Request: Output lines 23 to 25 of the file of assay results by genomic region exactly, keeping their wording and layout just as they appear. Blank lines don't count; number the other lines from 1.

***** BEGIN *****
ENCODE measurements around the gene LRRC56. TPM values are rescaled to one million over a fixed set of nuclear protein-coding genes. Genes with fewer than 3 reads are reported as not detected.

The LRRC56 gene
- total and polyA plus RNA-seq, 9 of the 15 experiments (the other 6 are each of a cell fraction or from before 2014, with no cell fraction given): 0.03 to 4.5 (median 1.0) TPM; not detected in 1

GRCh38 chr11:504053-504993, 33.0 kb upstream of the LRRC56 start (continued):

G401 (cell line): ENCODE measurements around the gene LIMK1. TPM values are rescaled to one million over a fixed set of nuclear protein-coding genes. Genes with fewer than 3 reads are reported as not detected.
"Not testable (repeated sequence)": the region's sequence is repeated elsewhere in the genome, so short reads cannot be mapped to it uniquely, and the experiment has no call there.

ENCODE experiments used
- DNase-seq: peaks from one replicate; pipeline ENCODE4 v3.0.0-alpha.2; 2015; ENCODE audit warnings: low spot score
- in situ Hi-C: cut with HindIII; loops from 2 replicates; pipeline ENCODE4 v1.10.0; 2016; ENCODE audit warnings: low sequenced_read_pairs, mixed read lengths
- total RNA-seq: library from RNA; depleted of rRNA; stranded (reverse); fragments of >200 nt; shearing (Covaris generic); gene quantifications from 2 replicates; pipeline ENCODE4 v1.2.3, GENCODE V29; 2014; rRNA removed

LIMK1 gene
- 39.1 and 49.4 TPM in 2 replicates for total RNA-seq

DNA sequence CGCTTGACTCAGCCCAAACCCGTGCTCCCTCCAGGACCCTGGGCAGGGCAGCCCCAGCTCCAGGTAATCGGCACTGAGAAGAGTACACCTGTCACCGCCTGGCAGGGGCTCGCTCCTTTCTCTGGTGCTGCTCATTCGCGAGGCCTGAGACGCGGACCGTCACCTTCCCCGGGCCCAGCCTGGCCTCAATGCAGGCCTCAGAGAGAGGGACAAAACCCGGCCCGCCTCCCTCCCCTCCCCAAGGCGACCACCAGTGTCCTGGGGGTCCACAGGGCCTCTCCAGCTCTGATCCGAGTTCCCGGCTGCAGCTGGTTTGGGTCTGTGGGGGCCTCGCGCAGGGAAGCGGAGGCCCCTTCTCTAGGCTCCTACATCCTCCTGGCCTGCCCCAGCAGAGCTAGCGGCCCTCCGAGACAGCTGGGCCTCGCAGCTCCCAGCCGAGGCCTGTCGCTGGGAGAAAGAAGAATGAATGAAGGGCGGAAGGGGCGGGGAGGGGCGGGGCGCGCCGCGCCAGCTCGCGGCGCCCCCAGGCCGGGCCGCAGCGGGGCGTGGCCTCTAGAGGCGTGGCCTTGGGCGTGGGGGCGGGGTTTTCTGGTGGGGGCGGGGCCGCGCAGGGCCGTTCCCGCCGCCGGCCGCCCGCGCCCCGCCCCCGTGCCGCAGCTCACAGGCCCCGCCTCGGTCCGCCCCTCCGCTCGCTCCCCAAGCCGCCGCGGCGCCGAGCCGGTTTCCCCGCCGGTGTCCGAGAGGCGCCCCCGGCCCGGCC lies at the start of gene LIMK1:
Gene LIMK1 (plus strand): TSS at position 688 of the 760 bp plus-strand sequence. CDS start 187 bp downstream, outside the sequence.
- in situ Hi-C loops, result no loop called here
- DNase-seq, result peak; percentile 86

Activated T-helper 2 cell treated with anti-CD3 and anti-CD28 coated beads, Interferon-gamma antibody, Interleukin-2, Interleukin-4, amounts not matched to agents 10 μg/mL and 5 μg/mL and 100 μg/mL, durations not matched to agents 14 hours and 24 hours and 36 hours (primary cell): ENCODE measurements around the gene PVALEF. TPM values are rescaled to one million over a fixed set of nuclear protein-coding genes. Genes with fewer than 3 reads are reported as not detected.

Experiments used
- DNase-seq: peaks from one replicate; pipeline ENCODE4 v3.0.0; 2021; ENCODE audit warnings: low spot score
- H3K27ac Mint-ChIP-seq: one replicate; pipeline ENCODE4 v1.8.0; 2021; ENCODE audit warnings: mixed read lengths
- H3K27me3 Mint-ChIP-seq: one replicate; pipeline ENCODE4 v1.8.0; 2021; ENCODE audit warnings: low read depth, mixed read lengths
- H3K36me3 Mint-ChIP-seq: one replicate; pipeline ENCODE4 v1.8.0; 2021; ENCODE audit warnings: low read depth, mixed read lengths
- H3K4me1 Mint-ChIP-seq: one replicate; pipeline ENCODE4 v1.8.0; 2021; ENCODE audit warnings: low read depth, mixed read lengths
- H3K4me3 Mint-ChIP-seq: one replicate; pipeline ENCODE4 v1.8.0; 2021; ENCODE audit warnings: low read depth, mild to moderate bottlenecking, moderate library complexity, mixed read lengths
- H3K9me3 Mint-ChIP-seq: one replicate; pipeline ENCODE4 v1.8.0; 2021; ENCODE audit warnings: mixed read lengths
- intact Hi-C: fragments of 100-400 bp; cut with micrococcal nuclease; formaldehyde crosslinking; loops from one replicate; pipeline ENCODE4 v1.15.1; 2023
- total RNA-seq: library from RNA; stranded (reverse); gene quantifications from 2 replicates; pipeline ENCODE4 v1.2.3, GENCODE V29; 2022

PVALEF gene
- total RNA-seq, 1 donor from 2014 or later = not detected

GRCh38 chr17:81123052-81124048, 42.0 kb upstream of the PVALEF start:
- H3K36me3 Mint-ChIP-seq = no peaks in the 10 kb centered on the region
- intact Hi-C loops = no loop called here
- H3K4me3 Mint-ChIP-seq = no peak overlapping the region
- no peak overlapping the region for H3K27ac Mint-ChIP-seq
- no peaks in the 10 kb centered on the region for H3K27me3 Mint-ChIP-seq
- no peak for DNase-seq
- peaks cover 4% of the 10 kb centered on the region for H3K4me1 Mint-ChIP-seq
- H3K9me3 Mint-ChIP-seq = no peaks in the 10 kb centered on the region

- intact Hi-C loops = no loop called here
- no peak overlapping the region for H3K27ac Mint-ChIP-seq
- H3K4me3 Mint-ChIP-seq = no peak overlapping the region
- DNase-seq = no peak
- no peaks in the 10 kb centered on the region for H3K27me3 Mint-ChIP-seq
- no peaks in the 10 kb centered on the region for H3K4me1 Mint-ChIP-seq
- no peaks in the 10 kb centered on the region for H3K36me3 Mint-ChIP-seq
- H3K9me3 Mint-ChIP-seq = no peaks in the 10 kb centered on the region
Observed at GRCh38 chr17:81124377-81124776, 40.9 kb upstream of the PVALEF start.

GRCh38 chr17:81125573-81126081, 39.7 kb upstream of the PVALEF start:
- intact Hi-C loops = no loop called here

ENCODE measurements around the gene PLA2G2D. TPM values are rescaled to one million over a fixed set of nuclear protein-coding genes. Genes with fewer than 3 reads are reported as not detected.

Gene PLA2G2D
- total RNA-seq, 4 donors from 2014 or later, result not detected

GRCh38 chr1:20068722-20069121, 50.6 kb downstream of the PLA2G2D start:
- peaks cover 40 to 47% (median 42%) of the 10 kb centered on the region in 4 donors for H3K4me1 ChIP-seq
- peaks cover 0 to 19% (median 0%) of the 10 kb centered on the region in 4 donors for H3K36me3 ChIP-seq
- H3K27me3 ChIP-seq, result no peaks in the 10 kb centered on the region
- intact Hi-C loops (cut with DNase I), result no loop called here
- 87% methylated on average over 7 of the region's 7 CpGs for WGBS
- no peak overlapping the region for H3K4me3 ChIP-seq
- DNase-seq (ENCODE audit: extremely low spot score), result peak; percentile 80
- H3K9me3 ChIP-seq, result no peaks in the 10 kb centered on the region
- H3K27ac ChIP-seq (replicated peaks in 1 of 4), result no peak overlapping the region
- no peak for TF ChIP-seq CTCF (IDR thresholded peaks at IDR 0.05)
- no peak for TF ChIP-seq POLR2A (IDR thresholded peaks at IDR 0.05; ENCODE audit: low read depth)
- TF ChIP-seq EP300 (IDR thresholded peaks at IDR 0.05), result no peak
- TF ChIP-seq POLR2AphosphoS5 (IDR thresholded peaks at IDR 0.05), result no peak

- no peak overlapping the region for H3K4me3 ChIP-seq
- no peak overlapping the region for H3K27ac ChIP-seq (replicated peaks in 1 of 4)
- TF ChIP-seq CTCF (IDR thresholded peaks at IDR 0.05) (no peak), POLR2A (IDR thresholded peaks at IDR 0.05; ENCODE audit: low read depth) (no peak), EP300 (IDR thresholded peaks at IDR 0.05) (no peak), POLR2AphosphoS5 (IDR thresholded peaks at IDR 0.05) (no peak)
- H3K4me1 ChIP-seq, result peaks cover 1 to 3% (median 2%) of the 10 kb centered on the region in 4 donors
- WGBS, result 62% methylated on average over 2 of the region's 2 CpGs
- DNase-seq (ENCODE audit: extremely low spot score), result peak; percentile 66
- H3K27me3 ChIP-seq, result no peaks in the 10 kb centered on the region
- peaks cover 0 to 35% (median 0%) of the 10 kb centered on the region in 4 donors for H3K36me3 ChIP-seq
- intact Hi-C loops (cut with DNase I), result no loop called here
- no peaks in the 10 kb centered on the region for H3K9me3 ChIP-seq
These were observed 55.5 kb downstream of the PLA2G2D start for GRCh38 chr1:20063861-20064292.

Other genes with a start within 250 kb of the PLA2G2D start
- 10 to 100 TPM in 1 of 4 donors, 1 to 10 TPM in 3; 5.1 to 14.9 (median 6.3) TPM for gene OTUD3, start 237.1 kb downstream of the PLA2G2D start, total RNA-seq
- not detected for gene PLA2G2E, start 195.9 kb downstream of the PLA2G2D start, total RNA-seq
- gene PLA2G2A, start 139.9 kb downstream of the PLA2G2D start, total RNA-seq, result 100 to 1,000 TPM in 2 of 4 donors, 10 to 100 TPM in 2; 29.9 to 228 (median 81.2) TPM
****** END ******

- H3K4me1 Mint-ChIP-seq: one replicate; pipeline ENCODE4 v1.8.0; 2021; ENCODE audit warnings: low read depth, mixed read lengths
- H3K4me3 Mint-ChIP-seq: one replicate; pipeline ENCODE4 v1.8.0; 2021; ENCODE audit warnings: low read depth, mild to moderate bottlenecking, moderate library complexity, mixed read lengths
- H3K9me3 Mint-ChIP-seq: one replicate; pipeline ENCODE4 v1.8.0; 2021; ENCODE audit warnings: mixed read lengths